A BI Self-Service Debate: Can Users Be Trusted?

November 8, 2013
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At SAP TechEd in Amsterdam this week, I had a conversation with SAP mentor Steve Rumsby about BI self-service and user trust.

You can get an idea of our discussion below, which echoes some other conversations I’ve had with IT organizations that are worried about potential bad analysis that could result from unfettered access to data. I’m very interested in your feedback: chime in with your thoughts and comments!

At SAP TechEd in Amsterdam this week, I had a conversation with SAP mentor Steve Rumsby about BI self-service and user trust.

You can get an idea of our discussion below, which echoes some other conversations I’ve had with IT organizations that are worried about potential bad analysis that could result from unfettered access to data. I’m very interested in your feedback: chime in with your thoughts and comments!

steve timo fight

Steve, before we start, what’s your background and role?

I’m the SAP technical manager at the University of Warwick in the UK. I’m formally responsible for our technical architecture, servers, storage, network, plus the development work. We run SAP ERP 6, GRC, solution manager, plus other peripheral systems. I joined the IT department directly after finishing my computer science degree at the university.

So what do you think about BI self service?

I wrote about this on the SAP community network. I can see why people get excited about it, but it makes me feel nervous. I think it’s a double-edged sword. There are lots of good things that you get from it – people able to get information themselves, without having to wait weeks, and so on. But what makes me nervous is people doing that without understanding the nature of the data they are trying to manipulate.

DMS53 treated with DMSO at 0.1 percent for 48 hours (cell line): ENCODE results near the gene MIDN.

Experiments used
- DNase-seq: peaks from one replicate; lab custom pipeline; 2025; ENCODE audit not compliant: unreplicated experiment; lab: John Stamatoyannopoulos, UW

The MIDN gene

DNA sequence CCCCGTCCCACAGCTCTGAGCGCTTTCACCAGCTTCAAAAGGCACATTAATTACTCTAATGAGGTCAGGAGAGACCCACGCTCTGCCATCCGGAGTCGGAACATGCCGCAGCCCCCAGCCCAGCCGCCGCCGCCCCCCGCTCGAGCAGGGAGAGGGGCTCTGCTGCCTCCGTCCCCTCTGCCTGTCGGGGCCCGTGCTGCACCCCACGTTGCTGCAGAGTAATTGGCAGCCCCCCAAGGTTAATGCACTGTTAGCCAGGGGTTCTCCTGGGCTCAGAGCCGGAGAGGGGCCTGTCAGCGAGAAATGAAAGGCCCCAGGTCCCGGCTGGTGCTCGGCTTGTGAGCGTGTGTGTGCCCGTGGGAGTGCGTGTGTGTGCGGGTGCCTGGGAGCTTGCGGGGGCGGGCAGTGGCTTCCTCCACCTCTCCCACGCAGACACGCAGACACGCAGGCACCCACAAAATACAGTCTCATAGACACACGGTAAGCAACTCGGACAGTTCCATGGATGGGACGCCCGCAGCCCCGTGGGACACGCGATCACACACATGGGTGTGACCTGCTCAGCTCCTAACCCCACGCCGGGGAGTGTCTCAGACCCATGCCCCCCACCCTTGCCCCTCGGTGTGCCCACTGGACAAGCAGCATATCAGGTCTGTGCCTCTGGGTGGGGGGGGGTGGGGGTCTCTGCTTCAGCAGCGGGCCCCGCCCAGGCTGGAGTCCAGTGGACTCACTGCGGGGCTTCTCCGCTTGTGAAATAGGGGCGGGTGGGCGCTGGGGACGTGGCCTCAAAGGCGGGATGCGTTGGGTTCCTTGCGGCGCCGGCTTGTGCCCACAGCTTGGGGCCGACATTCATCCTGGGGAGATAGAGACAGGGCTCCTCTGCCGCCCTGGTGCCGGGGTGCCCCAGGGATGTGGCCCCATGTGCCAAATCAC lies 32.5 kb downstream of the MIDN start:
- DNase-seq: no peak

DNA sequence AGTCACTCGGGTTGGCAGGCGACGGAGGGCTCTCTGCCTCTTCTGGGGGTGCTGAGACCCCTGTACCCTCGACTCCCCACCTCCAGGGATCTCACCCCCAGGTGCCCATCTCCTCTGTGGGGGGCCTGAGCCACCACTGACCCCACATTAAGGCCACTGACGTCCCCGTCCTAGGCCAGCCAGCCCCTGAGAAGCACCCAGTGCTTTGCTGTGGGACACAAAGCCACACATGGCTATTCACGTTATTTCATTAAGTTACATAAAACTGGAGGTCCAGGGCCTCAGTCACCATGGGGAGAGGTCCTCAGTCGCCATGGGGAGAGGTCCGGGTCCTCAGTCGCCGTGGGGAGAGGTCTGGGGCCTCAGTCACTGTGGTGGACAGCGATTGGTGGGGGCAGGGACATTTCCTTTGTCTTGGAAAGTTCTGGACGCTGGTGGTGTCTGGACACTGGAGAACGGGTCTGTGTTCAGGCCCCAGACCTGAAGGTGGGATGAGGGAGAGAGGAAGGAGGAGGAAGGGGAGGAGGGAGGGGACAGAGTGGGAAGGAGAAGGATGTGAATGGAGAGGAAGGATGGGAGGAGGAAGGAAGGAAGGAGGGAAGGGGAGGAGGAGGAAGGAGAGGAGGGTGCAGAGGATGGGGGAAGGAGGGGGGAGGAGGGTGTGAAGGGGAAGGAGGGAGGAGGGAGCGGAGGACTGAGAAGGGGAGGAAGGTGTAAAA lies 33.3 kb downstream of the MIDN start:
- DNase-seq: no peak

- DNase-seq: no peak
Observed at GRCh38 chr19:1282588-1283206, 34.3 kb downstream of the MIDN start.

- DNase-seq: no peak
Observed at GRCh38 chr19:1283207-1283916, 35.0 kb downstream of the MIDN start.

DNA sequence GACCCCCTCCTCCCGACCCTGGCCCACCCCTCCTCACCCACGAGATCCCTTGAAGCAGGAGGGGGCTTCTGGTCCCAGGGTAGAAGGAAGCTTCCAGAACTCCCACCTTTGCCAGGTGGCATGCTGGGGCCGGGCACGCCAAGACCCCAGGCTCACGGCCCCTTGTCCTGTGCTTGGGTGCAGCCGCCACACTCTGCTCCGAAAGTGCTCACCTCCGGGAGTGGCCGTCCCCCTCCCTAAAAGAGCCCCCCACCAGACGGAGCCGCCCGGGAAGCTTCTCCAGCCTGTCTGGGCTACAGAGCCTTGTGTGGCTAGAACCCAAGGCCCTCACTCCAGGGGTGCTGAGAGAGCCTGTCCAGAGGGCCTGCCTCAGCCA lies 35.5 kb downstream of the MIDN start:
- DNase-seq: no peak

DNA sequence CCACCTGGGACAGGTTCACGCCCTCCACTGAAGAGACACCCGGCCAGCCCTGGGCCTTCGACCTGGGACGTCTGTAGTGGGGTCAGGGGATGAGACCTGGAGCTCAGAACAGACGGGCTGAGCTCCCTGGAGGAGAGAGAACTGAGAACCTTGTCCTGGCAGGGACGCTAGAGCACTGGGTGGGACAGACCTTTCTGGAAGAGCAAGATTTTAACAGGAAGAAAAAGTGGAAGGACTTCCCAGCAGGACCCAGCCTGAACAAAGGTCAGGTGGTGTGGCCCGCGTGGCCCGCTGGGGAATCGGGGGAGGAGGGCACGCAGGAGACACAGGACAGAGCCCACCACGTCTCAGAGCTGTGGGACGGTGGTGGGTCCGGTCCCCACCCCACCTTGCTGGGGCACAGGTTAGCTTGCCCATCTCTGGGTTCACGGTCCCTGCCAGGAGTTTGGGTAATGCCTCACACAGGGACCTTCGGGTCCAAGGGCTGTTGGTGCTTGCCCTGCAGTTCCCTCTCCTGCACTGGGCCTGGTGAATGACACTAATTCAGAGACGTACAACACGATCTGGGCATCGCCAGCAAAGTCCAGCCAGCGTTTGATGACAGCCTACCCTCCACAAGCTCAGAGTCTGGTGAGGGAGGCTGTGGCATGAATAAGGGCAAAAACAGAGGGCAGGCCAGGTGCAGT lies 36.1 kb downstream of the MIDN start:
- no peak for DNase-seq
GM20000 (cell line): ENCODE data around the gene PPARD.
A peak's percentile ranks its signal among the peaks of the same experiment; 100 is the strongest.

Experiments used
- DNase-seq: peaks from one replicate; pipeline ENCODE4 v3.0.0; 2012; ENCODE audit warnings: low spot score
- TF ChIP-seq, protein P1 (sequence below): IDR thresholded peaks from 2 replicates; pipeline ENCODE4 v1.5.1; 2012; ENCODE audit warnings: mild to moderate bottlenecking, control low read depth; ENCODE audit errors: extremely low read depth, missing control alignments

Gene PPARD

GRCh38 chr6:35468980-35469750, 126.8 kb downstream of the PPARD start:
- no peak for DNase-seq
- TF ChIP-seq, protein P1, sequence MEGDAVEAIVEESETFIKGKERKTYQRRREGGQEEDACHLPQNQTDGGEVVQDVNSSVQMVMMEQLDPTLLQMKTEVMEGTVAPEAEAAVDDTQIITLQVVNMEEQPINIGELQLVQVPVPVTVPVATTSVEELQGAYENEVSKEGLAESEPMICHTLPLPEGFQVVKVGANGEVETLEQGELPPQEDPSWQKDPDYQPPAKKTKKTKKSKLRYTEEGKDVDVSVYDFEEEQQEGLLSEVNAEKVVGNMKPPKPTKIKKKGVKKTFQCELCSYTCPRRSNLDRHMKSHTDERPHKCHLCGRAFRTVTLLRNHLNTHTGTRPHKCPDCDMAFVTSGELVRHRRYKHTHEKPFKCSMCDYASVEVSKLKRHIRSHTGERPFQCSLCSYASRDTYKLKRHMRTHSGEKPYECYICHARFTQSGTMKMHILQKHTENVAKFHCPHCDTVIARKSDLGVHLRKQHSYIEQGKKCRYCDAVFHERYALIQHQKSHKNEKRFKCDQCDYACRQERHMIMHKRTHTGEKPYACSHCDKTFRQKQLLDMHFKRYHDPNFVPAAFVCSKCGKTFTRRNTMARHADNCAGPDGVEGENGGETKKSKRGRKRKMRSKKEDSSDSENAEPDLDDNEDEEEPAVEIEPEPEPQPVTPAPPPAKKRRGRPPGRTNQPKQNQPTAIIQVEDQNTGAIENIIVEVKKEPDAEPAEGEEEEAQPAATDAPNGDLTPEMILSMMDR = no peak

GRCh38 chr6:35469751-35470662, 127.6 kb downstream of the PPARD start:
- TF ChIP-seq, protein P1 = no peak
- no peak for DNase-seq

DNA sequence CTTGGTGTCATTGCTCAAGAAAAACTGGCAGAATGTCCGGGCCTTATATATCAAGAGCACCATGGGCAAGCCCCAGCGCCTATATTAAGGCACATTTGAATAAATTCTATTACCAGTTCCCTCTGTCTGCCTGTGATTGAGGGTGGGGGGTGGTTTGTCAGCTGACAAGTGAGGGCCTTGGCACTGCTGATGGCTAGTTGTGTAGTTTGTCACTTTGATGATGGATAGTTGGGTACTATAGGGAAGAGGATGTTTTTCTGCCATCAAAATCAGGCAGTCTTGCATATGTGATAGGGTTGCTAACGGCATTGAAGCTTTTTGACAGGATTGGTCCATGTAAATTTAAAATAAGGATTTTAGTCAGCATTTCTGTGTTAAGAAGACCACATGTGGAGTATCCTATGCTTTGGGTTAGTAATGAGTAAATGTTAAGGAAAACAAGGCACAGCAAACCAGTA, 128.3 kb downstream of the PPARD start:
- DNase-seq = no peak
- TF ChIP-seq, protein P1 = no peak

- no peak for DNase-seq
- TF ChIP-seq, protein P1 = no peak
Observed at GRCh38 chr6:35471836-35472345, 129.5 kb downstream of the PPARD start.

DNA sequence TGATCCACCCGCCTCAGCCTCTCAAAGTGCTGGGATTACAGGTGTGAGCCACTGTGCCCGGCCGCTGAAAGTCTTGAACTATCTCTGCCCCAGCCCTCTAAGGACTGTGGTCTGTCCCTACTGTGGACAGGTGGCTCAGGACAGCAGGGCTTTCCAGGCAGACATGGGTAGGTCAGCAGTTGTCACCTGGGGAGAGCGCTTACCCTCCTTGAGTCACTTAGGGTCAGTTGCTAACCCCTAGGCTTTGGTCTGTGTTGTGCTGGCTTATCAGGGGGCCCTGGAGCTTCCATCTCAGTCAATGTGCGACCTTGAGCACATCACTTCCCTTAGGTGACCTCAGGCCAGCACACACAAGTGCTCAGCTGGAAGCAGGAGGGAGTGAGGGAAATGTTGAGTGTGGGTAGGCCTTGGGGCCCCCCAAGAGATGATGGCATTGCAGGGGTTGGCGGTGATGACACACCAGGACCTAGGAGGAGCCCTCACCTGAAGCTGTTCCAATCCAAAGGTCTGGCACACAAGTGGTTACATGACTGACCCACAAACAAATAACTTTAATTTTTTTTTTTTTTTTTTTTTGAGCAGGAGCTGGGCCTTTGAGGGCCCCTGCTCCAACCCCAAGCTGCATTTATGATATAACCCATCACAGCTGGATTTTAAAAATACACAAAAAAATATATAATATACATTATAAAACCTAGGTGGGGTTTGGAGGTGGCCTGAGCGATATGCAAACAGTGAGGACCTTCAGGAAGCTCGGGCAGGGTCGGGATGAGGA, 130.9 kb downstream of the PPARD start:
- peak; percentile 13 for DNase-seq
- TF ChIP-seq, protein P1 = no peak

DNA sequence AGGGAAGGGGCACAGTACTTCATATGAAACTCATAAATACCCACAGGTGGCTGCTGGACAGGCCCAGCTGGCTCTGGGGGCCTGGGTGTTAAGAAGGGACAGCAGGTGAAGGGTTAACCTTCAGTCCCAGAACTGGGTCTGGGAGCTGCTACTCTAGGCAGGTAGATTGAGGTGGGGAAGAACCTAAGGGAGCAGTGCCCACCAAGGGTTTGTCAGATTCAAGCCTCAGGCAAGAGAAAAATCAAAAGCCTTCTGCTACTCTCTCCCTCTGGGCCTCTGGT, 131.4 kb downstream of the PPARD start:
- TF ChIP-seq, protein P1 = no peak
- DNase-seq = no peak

Any examples?

codThere have been some famous ones – for example, one respected UK newspaper reported that there were only a handful of adult cod left in the North Sea.

The BBC did an investigation, and the result was that they were wrong by a factor of 1000000. The misunderstanding was based on comparing life-time information from cod in a different part of the world, and making unwarranted assumptions… if you don’t understand fish, you won’t realize you’ve made a mistake until you publish. If that was the organization’s cash flow, people might not be so happy!

But surely the problem was this was a newspaper, with no expertise — if it was the cash flow, wouldn’t the analysis be done by finance people, who do know what they’re talking about?

Yes, but what gets people really excited is the ability to take data from all different places, and mash it up. So you start with data you do understand, but you mash it with data you don’t necessarily understand, and you get an answer that you believe, but maybe you shouldn’t. How do you know if it’s false?

So is the answer to force business people to always go through IT experts? That has resulted in huge frustration, and business people creating shadow IT organizations…

The answer is that people need to understand what data they can trust and what they can’t. It’s about education and training: as soon as you go and use outside data, you must think harder about the trust-worthiness of the data and the analysis.

But when I look at organizations that are keen on “self-service”, it’s typically not about external data. It’s more about fast-changing or manually sourced local or departmental data doesn’t make financial sense to put in the data warehouse (e.g. for a one-off analysis) — yet some organization’s BI strategy is still focused on the DW, so the users are stuck… what happens then?

In those cases, yes, users should be able to go ahead and do it, but they need to speak to somebody who can help them understand and sense-check the data.

I believe this is one of the critical roles of a BI competency center: it’s not just about owning an infrastructure, but owning the general business problem of helping business people with their analysis, no matter what the tools used…

I agree…

steve timo agree